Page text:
Amy T. Hsu, Natasha Lane, Samir K. Sinha, Julie Dunning, Misha Dhuper, Zaina Kahiel, Heidi Sveistrup
3rd May 2020
The Country Report on the Long-Term Care COVID-19 situation in Canada has been updated:
Of the approximately 425,000 long-term care and retirement home residents in Canada, 2.3% have COVID-19, but they account for three-quarters of COVID-19-related deaths in Canada. The case fatality rate of approximately 25% in long-term care and retirement home residents suggests that their chance of survival with COVID-19 is approximately 5 to 10% lower than people who are over 80 years old living in the community, likely due to high prevalence of frailty and chronic disease in this age group. Based on the reported number of COVID-19 cases from official sources, the estimated doubling time was 8.2 days between April 20th and April 26th — indicating that the transmission of SARS-CoV-2 remains much higher in long-term care homes than in the general Canadian population. The continued spread of COVID-19 in long-term care settings is likely to be associated with the overall size and density of the population in each jurisdiction, which influence the rate of community transmission and may continue to drive the total number and rates of COVID-19 deaths in long-term care homes.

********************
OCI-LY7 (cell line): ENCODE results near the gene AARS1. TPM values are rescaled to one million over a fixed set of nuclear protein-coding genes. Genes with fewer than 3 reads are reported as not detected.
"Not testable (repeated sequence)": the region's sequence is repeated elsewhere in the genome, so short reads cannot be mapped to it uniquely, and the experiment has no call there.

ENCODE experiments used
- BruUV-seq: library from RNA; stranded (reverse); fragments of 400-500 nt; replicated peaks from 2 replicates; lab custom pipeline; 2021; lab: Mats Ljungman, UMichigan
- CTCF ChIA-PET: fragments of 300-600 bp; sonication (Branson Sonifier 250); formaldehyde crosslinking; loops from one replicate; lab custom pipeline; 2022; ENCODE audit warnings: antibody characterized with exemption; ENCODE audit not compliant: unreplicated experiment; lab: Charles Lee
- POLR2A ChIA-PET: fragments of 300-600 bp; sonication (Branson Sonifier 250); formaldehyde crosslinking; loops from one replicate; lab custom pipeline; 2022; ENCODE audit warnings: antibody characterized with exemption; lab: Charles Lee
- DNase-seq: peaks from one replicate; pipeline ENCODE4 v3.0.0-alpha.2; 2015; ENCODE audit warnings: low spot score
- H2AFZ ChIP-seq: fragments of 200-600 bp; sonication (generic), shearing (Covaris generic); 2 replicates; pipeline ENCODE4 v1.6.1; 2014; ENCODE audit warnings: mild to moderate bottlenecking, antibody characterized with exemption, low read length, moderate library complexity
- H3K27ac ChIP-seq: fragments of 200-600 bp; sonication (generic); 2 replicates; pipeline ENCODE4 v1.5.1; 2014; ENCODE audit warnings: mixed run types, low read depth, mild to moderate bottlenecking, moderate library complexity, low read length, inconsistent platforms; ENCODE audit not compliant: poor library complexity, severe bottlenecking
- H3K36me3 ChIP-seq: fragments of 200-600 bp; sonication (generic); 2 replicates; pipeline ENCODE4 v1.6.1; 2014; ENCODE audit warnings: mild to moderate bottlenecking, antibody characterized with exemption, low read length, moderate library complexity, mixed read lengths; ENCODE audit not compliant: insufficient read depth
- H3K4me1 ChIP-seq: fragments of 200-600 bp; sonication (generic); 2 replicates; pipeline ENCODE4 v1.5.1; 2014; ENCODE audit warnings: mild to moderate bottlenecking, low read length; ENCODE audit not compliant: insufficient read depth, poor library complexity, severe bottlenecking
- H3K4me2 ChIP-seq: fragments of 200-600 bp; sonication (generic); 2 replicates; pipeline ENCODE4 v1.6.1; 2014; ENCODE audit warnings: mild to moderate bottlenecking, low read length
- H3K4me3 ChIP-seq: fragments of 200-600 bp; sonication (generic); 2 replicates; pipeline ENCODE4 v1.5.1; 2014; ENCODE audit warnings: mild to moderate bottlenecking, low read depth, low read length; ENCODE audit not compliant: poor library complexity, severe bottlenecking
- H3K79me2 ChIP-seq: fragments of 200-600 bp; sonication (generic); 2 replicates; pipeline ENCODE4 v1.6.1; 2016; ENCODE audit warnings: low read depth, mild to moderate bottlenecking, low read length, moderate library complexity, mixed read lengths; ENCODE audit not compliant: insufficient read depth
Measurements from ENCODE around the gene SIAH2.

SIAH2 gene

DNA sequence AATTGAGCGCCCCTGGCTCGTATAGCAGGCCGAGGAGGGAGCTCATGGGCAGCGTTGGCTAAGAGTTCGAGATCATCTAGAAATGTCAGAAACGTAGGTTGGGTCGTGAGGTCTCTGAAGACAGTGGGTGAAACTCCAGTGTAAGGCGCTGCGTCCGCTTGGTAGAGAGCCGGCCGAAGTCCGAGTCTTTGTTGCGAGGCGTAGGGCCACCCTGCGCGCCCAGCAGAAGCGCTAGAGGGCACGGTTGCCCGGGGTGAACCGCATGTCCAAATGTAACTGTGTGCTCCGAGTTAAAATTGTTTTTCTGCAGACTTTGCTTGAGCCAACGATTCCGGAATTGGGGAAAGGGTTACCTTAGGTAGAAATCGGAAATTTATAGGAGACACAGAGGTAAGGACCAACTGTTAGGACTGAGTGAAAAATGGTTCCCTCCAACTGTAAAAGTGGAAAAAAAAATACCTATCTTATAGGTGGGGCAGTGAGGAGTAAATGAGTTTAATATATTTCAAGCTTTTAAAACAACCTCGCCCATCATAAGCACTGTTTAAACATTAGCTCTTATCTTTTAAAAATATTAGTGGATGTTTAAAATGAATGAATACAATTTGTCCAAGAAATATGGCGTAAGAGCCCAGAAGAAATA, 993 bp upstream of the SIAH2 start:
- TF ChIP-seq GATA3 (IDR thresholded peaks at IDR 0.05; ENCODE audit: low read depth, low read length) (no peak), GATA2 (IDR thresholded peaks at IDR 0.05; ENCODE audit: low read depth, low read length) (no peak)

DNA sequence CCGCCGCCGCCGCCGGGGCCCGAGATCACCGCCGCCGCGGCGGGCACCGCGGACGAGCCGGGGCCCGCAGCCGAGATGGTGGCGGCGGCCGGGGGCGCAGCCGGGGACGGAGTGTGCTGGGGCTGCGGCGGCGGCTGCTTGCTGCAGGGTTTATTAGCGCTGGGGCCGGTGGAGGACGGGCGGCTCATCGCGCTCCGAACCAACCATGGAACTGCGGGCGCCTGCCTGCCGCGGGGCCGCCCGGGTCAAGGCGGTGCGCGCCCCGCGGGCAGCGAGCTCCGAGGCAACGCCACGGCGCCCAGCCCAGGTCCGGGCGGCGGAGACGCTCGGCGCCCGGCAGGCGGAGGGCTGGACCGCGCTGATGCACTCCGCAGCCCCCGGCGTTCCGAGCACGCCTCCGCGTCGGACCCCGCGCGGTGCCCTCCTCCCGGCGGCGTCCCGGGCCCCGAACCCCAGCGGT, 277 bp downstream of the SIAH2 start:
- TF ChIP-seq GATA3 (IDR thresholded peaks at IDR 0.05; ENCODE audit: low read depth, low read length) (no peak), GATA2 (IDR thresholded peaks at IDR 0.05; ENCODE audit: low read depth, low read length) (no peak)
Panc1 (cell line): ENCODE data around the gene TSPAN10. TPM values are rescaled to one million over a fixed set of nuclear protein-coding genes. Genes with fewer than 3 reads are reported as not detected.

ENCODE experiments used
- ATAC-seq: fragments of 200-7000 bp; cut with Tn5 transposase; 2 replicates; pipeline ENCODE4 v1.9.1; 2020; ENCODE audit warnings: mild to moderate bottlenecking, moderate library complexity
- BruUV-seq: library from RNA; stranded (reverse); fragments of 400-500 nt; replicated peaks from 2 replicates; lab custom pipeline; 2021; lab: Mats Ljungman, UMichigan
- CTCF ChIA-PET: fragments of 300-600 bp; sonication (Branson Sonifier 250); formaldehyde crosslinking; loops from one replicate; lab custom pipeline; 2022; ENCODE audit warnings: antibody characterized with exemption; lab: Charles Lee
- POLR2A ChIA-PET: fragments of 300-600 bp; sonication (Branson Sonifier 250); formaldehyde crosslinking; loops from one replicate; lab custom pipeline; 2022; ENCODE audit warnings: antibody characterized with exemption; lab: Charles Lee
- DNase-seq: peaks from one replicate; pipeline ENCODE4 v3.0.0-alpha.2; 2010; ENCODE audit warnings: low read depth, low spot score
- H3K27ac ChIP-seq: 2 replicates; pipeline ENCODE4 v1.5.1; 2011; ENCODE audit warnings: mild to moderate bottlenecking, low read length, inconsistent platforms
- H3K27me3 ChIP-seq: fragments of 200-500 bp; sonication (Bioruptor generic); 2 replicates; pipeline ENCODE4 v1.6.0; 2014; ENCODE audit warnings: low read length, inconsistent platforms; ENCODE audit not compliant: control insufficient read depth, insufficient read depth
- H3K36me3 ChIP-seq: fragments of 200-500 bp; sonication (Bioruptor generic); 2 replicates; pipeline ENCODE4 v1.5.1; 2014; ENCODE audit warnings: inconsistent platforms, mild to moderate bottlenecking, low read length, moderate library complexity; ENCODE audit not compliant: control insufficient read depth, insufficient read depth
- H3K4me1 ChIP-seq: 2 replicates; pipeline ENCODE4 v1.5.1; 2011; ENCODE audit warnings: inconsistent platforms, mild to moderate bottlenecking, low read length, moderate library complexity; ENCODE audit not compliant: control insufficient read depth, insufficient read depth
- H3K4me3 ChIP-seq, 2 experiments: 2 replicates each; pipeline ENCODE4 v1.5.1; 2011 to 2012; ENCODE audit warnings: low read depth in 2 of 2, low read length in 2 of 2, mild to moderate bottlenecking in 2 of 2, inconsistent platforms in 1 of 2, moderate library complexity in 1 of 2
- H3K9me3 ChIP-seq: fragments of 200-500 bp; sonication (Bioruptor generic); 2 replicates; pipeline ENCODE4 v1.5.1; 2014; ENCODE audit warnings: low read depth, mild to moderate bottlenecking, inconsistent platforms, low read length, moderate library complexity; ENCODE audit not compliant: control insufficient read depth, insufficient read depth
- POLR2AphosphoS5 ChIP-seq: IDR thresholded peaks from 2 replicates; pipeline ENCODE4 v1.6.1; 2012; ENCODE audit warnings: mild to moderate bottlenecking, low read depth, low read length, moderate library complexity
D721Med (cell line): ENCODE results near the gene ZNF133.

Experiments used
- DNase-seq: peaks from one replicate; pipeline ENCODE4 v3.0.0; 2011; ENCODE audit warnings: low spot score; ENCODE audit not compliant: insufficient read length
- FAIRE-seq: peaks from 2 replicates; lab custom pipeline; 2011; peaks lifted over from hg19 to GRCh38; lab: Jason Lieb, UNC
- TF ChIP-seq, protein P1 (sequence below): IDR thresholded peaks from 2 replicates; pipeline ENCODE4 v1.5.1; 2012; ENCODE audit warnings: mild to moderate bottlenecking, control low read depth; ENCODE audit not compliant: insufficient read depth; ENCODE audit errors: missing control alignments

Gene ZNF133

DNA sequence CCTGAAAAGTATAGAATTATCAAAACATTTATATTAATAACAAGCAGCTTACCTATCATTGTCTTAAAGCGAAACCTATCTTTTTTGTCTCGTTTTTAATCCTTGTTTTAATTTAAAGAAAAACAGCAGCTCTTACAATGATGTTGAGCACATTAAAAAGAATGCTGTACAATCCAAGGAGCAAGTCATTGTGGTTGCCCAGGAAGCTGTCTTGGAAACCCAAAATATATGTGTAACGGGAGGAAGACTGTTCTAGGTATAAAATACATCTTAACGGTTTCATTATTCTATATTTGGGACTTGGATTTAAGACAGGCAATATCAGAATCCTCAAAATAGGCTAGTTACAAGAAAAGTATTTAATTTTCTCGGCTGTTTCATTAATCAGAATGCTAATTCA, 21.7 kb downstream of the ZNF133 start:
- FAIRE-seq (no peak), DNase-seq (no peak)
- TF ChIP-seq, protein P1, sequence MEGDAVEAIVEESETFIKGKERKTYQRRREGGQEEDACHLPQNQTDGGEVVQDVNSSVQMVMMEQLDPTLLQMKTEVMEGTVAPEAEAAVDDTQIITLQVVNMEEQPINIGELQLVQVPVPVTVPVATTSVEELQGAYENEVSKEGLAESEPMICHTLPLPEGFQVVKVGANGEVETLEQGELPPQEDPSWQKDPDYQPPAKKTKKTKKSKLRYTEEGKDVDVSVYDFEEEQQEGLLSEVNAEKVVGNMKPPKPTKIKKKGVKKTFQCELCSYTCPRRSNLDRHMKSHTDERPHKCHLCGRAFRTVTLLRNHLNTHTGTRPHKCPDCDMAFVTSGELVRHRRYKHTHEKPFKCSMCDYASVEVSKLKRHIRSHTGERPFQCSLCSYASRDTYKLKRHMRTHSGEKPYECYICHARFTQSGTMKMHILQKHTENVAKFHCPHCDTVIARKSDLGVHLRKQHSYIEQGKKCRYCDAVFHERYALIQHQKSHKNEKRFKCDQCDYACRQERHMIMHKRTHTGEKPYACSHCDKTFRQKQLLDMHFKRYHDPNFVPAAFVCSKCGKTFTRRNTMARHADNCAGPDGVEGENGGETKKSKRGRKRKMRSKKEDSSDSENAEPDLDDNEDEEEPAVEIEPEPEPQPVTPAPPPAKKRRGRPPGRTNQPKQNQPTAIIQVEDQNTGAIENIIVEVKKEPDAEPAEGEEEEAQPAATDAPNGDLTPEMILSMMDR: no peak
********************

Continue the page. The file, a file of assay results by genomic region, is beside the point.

Given the vulnerability of residents in long-term care homes, the proper implementation of infection prevention and control policies is the most effective strategy to reduce overall rates of infection and deaths in this population.
Canada has many multiple occupancy rooms compared with other developed countrie. It’s not unsual to have 4/room.
Clearly this makes effective isolation difficult.
Yes, and advocates such as myself have been sounding the alarm for years: